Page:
Doctor of Philosophy (PhD)
First Committee Member
Second Committee Member
Third Committee Member
Fourth Committee Member
Number of Pages
Williams Carlos Williams changes the landscape of American poetry when he declares “a poem can be made out of anything because it is made out of words,” that it’s a “small or large machine.” This statement implies two important sentiments for me as a poet—one, that reading is democratic, and two: that the material of the poem is itself democratic. By the first I mean, as Williams observes, that to read a poem all one must do is read the words in the order they appear on the page. By the second, I mean, also as Williams observes, anything can be the subject of a poem, anything is worthy of becoming an art object. A cat eating out of some garbage can. Looking at a blackbird. A red wheelbarrow. Art isn’t strictly regulated to the academy, it’s returned to the public, where poetry began, as it stands with its mouth open at the entrance of a temple called life, contemplating, musing, uttering, inhaling. This is part of the genesis of this book—what might it be like to write a public poem, what might it be like to write a poem for other people, who might those people be, what might my sound sound like out loud, how is my sound taken into the anonymous body I imagine to be the reader. The body is perhaps the most direct way the state or any system of power seeks to first assert control. The body, especially the female body (I say this speaking from one, but really can there be any true value in the sexual polarization of activity?), is always in this very violent waiting room, waiting to see what we are allowed, waiting to see if we are appropriate, waiting to see if we can move from one liminal space to the next. The question then becomes, for me, how far the authorial “I” can speak against power structures, implied by the epic as a form, even as the poet, disappearing into the poem, is uncertain about these structures. The moment when the reader is let into the possibility of the poem—how does a line (the visual experience of a poem) live the experience of my life, how is it invested in the details of my daily rituals, my language, my breathing—is what this book is on a quest to figure out, or at least to ruminate in. Other ruminations: repetition, ritual, accruing, accretion, the wild, nature, sacrifice, tenderness.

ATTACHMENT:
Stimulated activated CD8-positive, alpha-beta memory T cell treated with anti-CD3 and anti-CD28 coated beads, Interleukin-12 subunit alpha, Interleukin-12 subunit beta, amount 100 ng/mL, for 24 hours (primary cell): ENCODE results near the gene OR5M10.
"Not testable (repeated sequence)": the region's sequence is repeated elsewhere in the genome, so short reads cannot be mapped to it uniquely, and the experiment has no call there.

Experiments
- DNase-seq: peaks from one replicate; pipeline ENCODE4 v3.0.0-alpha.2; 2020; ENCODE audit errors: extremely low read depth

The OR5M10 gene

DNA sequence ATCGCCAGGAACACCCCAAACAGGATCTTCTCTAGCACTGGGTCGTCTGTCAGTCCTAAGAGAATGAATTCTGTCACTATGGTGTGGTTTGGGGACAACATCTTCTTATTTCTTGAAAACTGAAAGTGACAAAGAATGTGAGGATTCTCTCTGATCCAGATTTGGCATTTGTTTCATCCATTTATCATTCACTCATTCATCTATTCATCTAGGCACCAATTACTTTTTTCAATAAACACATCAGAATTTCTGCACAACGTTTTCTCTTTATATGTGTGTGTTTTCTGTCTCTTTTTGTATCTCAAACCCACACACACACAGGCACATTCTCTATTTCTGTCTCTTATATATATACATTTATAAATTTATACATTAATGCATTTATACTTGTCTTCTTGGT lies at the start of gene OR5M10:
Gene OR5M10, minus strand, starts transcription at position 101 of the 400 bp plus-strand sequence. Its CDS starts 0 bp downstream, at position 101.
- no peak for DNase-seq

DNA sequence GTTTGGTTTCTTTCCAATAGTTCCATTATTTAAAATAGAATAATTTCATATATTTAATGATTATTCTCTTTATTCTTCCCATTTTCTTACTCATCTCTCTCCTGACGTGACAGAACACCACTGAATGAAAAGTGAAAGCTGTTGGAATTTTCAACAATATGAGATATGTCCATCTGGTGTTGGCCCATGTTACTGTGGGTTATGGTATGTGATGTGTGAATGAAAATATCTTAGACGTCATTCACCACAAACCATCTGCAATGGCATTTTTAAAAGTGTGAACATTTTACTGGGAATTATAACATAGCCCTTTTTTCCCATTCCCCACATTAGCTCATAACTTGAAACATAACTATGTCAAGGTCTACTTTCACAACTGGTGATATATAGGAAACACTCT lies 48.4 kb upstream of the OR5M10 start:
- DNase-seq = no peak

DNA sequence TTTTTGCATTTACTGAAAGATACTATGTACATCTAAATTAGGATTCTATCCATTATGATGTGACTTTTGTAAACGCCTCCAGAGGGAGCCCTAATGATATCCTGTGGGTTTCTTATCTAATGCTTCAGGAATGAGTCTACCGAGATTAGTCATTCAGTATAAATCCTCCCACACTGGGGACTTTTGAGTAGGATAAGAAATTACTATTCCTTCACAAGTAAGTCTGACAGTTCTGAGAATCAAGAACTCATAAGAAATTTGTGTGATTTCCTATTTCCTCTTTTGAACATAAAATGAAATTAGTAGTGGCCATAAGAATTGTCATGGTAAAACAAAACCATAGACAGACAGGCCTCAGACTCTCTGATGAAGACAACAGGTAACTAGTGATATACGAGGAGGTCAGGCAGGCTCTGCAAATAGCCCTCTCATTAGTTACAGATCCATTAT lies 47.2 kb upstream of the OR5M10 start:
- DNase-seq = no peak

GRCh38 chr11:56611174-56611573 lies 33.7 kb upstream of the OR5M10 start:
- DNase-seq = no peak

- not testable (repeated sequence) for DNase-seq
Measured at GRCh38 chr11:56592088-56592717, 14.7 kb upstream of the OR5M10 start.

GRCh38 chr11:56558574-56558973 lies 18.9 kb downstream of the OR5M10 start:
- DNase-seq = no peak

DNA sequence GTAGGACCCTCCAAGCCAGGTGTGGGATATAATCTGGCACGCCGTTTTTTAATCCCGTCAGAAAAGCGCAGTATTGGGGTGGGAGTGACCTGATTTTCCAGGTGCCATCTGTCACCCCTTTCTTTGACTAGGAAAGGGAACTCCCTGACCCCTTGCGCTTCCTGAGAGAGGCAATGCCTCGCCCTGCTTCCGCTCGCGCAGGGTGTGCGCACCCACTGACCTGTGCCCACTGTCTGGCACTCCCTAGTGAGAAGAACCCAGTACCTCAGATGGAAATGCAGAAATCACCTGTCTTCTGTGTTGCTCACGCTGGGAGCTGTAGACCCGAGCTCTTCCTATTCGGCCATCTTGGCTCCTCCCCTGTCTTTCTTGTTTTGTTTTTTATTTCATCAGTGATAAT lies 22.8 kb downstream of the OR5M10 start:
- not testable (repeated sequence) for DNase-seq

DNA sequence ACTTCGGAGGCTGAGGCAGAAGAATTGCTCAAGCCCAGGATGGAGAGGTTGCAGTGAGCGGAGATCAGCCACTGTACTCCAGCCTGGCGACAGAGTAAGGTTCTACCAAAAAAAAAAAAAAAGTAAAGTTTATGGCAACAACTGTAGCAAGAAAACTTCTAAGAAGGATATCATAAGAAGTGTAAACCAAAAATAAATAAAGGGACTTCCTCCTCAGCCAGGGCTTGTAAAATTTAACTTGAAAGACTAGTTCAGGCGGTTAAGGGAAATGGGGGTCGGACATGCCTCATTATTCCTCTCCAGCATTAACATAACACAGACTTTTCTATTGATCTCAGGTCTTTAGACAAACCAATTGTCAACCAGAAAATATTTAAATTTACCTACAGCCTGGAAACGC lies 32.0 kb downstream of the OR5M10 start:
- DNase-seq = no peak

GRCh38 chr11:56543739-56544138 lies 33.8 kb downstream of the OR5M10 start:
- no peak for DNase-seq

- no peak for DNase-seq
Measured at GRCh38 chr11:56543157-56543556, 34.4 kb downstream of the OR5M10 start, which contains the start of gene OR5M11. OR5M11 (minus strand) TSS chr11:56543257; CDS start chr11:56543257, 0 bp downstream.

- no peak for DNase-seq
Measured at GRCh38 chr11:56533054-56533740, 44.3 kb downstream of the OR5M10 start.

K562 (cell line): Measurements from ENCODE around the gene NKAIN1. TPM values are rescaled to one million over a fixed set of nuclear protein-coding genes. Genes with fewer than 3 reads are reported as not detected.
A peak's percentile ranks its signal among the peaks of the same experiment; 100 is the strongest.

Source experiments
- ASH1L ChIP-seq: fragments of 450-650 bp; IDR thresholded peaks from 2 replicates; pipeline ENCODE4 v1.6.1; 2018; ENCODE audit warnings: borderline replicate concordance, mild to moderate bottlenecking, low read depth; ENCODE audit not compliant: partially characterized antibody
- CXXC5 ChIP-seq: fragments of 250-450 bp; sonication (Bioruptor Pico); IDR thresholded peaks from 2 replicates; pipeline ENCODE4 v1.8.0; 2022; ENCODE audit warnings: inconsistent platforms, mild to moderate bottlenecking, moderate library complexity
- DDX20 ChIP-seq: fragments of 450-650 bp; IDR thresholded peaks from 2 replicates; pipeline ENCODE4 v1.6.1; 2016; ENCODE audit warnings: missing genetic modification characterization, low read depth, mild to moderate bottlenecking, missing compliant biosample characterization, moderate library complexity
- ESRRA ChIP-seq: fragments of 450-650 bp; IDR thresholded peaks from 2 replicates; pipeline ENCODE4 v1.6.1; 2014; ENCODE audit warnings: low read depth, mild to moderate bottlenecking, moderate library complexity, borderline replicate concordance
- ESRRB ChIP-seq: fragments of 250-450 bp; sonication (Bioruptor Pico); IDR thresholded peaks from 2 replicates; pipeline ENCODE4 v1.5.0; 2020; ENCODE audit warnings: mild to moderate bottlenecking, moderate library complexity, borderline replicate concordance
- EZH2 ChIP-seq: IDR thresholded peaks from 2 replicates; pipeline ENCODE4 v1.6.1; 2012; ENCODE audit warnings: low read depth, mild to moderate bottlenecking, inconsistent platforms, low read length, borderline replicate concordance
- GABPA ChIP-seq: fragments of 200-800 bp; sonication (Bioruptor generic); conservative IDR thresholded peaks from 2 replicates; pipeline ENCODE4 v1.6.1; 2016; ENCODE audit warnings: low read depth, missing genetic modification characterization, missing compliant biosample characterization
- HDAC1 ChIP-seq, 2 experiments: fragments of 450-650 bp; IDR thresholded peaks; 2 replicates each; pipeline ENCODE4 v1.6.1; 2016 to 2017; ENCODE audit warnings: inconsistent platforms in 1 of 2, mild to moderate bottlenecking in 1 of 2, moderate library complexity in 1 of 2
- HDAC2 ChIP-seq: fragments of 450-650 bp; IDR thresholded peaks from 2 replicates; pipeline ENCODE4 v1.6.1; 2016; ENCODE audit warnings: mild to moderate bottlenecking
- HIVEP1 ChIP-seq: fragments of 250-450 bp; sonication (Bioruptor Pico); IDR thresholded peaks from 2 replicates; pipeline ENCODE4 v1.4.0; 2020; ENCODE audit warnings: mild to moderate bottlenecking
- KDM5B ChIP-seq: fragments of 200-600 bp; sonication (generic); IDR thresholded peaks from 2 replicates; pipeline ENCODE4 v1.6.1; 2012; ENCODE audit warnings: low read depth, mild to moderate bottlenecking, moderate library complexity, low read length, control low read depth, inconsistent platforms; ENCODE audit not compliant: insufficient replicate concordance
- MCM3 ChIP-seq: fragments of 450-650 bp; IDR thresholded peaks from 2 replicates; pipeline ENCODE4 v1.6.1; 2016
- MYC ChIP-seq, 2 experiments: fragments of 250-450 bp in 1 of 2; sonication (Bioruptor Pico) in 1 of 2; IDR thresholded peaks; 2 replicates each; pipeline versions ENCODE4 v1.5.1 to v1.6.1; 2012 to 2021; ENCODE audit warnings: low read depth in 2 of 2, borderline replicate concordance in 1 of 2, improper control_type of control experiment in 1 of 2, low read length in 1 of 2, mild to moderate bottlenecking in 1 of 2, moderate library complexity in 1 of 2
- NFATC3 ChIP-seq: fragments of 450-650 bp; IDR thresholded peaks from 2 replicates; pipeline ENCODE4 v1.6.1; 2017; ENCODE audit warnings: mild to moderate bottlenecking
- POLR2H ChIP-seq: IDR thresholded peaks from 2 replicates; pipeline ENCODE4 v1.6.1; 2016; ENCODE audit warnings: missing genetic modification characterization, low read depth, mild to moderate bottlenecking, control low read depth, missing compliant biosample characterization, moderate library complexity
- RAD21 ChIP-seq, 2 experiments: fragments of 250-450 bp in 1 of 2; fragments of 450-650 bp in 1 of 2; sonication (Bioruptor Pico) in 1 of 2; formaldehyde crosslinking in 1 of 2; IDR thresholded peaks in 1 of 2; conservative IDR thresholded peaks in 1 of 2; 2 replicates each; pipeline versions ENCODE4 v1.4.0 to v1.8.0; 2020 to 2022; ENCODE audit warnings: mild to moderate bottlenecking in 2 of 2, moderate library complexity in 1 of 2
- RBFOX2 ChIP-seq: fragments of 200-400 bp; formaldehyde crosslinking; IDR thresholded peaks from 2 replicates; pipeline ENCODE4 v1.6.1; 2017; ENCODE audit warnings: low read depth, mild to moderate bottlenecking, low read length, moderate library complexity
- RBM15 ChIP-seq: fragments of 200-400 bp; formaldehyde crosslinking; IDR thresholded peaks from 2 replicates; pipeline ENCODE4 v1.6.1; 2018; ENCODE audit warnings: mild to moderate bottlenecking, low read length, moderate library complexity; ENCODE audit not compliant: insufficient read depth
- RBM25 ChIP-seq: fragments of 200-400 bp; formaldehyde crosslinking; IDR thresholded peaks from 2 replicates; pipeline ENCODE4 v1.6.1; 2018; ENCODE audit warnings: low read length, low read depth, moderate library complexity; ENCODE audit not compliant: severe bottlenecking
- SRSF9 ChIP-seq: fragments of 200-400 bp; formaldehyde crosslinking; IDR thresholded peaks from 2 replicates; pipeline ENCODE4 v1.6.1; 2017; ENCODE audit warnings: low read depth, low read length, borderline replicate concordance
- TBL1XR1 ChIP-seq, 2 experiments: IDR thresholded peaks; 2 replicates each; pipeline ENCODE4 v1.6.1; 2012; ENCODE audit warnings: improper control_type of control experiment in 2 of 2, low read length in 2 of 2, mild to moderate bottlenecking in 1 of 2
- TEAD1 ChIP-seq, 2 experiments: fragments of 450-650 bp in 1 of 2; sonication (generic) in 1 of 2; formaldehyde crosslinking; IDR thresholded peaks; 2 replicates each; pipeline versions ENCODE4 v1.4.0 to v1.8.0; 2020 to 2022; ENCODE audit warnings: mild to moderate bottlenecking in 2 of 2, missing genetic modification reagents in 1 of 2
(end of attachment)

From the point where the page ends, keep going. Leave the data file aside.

Wilson, Leia Penina, "Are You Grieving Girl" (2017). UNLV Theses, Dissertations, Professional Papers, and Capstones. 3061.
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